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Friday 7th October 2016
Rebellion in Manchester, UK
Reviews & Photography by Mark Holmes
Main support on Ne Obliviscaris' short run of UK shows are Oceans of Slumber from Houston, Texas. Unleashing their sophomore album, 'Winter', earlier this year, which was their first full-length work to feature vocalist Cammie Gilbert following her inauguration into the band's recorded output for 2015's predominantly covers EP, 'Blue', I declared said release an unmitigated masterpiece. Characterised by sublimely textured atmospheres and a sincerely conceived emotional profundity, this diversely innovative, yet wholly accessible, album epitomised the essence and mindset of a genuinely progressive band. For that's precisely what Oceans of Slumber are - genuinely, rather than generically, progressive. And with Cammie's vocals colouring the compositions with power, grace, sultriness, fragility, and heightening the music's emotional impact over every bar of music she sings, it was like discovering Anneke van Giersbergen all over again. But, of course, a band's studio offerings and live performances are two different beasts entirely. Sure, 'Winter' is a masterpiece (at least to my ears), but how would songs translate in a live setting?

Hitting the stage at 8:15pm to an already largish gathering in Manchester's Rebellion, Oceans of Slumber commence their 45 minute set with the new album's title track, and I'm immediately overcome with a sense of relief, bliss, satisfaction and a natural rush of emotional nourishment. 'Winter' sounds phenomenal this evening and, transcending the evidently flawless execution of the song, each of the musicians in the band succeed in injecting their individual performances and collective musical prowess with heightened affective intensities. And that's true of their entire set tonight, through airings of 'Sunlight', 'Suffer the Last Bridge', 'Devout', 'Apologue', and even a diversion into cover territory with a cut from Type O Negative's seminal work, 'October Rust'. Everything is loaded with so much emotional sincerity, and far more emphatically so than in songs' recorded counterparts; it's simply breathtaking to experience such an impassioned performance. Be it the heavy kick of 'Apologue', the sultry lushness of melodies in 'Sunlight', or the more up-tempo impetus of 'Suffer the Last Bridge', this is not merely a masterclass in musicality; this is an aesthetically beautified experience. And with drummer Dobber Beverly's sporadicity of additional, inventive fills during some passages of music, I get the impression he's riffing off the emotions of the moment, adding to the uniqueness of tonight's performance.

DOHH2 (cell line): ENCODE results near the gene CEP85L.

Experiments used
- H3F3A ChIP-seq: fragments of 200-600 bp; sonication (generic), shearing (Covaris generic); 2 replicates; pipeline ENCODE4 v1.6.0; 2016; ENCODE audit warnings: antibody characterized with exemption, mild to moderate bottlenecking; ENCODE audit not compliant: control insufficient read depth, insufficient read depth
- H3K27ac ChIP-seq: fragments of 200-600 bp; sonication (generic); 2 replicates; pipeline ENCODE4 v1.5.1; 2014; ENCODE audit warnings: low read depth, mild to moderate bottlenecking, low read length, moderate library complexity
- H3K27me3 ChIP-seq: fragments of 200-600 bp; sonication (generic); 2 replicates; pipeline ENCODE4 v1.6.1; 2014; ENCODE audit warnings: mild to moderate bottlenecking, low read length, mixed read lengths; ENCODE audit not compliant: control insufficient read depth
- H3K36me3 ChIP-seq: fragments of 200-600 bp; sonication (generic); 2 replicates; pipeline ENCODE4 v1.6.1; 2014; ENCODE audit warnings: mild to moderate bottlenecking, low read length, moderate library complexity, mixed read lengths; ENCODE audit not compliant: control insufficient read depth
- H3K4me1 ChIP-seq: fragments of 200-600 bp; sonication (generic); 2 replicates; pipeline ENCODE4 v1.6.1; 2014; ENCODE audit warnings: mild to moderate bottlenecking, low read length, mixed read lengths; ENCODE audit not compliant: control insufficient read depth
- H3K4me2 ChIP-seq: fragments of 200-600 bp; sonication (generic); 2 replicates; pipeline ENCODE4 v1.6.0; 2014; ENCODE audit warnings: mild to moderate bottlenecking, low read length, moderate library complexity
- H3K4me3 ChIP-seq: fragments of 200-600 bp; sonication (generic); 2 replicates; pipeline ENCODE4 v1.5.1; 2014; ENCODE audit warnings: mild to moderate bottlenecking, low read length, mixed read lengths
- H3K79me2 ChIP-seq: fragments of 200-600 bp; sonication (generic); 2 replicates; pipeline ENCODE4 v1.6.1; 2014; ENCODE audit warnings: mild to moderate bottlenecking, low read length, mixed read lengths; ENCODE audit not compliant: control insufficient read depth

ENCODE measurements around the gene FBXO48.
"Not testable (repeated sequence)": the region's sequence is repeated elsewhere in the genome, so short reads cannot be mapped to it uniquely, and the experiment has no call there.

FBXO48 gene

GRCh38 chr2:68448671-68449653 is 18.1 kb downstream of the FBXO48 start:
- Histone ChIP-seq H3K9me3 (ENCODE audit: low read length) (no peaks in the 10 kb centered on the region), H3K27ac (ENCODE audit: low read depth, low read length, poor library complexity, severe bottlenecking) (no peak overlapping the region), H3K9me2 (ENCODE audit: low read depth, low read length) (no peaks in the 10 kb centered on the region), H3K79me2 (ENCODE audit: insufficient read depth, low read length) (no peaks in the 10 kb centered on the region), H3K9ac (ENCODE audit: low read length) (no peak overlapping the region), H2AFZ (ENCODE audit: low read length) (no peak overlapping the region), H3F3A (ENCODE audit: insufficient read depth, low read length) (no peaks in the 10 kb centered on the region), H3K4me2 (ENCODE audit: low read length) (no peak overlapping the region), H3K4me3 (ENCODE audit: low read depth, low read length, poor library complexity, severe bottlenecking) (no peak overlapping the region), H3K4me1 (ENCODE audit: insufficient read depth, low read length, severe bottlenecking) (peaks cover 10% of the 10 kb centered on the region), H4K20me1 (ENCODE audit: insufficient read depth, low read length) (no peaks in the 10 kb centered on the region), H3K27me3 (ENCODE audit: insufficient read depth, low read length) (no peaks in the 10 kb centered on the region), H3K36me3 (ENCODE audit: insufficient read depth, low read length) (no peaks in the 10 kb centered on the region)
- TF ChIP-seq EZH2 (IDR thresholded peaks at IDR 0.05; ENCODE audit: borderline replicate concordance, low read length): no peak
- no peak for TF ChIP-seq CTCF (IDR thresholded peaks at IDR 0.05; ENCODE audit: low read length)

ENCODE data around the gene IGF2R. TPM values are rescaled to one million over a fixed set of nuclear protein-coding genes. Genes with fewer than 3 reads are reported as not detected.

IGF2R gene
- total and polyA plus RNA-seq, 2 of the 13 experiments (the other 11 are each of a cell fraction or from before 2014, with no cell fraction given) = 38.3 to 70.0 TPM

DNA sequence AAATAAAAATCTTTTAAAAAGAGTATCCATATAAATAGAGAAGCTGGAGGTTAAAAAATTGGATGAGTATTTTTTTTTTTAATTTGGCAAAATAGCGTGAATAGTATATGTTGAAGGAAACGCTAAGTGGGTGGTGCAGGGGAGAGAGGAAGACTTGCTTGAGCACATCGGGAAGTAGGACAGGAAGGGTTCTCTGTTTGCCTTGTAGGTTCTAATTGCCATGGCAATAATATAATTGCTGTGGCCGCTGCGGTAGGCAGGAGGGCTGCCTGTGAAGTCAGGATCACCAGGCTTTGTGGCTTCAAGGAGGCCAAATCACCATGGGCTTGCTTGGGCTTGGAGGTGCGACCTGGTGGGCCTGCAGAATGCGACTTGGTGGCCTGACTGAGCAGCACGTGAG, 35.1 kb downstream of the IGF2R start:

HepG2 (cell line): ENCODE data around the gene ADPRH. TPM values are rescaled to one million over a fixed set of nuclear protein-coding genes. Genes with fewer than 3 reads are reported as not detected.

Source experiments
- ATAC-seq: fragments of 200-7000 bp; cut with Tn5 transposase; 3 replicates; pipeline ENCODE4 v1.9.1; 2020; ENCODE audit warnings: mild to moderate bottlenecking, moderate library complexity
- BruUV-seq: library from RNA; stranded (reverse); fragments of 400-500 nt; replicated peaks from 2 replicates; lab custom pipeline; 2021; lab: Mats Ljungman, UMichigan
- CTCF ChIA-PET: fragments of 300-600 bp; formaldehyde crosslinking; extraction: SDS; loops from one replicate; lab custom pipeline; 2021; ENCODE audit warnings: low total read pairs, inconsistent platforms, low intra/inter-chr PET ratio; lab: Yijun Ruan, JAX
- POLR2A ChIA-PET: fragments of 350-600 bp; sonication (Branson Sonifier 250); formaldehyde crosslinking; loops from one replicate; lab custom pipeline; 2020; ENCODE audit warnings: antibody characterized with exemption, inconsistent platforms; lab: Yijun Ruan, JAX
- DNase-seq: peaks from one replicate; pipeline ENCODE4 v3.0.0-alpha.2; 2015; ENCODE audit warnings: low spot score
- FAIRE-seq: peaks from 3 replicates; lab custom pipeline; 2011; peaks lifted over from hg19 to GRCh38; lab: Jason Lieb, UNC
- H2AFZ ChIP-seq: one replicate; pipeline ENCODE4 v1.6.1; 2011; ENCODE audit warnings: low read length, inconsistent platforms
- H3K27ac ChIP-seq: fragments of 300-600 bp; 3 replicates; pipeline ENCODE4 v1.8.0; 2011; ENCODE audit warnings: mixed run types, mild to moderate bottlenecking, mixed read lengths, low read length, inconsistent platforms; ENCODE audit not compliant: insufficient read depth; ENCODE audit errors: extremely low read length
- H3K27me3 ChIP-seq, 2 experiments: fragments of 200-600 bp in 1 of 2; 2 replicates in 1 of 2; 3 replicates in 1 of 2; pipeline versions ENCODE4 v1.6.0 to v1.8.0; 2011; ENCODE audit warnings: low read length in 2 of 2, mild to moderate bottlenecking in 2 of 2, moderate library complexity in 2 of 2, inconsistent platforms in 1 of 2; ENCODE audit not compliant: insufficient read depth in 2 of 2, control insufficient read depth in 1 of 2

And, just when I think it can't get any more emotionally intoxicating, Oceans of Slumber somehow succeed in turning up the sublimity levels a few notches during closing number, '...This Road'. For the opening three or so minutes of the song, Dobber takes up position behind keyboards and guitarist Sean Gary temporarily abandons his instrument to sit behind the kit. Seems these guys are multi-instrumentalists, too! The song's beautiful keys intro is played wonderfully, which is soon adorned with Cammie's transcendently heartfelt vocals. And this is where Oceans of Slumber truly get me, with their fittingly fervour-induced finale. When music can transport you to a place where everything suddenly feels fine in the world; when you get lost in the moment through feeling at one with the artistry; when you have a tear in your eye because you become overwhelmed with such beauty in art... that's catharsis right there - the first time in quite a while I've had such an experience at a gig. And I have Cammie's vocals on '...This Road' to endlessly thank for this moment. Beautiful. Truly beautiful.